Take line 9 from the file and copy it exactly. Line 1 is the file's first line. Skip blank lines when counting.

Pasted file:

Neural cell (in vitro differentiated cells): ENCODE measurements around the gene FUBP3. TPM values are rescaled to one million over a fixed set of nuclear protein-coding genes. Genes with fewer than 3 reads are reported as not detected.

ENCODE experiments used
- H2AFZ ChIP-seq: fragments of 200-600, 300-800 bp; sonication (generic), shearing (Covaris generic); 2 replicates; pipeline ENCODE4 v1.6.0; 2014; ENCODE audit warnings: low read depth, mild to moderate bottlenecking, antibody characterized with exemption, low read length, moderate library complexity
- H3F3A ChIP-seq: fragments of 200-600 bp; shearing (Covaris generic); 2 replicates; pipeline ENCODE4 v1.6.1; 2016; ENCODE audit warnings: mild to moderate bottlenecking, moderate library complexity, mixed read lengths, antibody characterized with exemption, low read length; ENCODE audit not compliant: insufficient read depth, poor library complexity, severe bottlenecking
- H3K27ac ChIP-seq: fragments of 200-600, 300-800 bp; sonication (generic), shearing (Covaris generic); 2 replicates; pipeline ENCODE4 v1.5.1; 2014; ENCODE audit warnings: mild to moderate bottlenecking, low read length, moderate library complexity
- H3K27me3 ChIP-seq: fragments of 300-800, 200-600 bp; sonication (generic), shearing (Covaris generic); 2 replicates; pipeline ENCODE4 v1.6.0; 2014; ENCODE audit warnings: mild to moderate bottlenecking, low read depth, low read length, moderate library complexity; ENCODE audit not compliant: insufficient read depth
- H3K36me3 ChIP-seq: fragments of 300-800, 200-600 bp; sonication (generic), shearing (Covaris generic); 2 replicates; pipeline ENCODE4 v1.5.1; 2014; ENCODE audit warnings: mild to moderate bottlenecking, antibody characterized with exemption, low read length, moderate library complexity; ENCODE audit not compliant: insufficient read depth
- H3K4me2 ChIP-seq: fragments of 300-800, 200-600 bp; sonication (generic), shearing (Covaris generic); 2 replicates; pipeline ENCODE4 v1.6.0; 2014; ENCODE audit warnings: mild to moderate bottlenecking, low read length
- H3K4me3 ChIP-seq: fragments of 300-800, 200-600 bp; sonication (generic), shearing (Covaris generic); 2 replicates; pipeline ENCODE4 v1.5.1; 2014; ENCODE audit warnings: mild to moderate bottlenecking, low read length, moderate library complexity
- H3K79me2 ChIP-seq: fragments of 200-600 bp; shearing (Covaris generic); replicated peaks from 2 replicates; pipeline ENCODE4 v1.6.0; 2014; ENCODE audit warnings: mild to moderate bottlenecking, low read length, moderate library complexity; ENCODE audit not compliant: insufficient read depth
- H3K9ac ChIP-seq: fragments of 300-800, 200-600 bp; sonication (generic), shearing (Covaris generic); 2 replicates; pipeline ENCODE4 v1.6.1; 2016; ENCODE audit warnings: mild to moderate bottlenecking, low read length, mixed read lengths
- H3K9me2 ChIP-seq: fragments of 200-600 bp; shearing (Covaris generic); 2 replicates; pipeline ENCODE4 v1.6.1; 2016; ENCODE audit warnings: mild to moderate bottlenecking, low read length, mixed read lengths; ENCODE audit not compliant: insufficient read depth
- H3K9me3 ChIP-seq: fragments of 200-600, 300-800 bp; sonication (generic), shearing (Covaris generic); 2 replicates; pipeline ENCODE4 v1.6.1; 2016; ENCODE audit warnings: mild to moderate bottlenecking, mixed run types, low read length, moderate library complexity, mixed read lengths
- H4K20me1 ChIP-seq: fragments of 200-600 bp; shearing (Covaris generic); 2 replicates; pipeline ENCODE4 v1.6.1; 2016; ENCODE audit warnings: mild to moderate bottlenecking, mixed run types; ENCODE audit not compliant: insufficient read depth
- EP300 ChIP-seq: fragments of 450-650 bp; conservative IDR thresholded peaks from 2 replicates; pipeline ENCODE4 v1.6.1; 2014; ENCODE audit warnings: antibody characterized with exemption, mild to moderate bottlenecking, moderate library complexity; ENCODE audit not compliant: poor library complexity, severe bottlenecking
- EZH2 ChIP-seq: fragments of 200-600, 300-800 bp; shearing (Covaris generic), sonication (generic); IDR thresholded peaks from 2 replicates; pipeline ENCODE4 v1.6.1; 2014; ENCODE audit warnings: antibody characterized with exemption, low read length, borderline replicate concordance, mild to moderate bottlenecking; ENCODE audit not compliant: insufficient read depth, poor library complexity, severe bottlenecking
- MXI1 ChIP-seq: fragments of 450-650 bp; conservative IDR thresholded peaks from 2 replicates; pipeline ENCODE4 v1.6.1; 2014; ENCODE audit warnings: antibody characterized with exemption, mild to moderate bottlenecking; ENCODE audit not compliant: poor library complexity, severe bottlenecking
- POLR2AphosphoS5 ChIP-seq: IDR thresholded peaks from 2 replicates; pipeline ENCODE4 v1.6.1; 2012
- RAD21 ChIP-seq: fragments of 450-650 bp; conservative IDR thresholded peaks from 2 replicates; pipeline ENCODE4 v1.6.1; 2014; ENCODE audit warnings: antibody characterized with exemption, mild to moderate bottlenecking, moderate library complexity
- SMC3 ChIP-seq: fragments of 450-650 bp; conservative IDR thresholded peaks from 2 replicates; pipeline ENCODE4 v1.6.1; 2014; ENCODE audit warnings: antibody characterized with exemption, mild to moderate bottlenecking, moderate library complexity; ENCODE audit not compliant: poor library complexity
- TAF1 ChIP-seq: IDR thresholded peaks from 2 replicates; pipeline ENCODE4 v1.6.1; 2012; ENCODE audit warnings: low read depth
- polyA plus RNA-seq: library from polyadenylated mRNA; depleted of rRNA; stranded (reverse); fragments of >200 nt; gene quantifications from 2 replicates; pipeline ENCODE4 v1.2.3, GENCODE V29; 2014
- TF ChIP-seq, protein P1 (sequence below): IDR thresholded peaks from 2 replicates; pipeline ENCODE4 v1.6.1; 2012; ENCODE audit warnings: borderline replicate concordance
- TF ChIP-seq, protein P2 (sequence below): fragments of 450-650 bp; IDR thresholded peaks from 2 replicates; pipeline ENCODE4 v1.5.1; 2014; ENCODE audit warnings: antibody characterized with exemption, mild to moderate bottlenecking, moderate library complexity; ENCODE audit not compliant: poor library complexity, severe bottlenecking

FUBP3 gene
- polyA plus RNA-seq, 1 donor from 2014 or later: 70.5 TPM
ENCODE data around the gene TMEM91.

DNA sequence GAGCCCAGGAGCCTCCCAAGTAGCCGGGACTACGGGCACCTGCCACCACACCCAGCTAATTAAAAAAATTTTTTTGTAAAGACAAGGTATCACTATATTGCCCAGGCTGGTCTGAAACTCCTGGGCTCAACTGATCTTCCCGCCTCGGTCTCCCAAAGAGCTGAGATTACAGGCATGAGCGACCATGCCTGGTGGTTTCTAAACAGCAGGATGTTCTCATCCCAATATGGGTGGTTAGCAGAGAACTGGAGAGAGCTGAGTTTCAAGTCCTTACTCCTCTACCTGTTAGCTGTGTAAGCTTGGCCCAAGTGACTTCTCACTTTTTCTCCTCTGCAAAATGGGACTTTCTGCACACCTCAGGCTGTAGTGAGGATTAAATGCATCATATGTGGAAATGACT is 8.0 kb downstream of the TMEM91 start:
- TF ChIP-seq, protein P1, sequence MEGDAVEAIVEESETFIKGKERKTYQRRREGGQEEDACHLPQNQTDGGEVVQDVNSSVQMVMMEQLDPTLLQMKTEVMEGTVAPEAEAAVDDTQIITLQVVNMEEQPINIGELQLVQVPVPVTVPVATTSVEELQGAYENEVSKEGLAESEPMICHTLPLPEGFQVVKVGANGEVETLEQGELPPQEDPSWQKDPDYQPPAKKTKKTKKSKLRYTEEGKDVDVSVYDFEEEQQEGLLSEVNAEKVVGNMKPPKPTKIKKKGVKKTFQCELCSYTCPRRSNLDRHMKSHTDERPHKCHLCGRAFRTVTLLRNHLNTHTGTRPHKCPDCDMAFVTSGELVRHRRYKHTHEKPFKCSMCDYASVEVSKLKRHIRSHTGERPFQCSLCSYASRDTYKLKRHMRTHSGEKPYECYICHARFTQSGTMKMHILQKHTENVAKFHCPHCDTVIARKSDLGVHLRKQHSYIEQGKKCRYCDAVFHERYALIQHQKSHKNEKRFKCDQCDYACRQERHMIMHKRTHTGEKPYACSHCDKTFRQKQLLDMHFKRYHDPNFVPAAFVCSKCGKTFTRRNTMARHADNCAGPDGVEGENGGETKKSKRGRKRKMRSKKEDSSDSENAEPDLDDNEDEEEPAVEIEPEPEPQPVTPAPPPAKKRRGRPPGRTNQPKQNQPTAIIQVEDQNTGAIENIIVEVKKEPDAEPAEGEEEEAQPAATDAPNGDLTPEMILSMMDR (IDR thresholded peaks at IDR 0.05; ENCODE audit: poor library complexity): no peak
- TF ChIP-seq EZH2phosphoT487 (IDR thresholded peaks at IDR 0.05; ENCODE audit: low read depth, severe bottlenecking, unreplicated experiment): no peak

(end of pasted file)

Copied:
- H3K4me3 ChIP-seq: fragments of 300-800, 200-600 bp; sonication (generic), shearing (Covaris generic); 2 replicates; pipeline ENCODE4 v1.5.1; 2014; ENCODE audit warnings: mild to moderate bottlenecking, low read length, moderate library complexity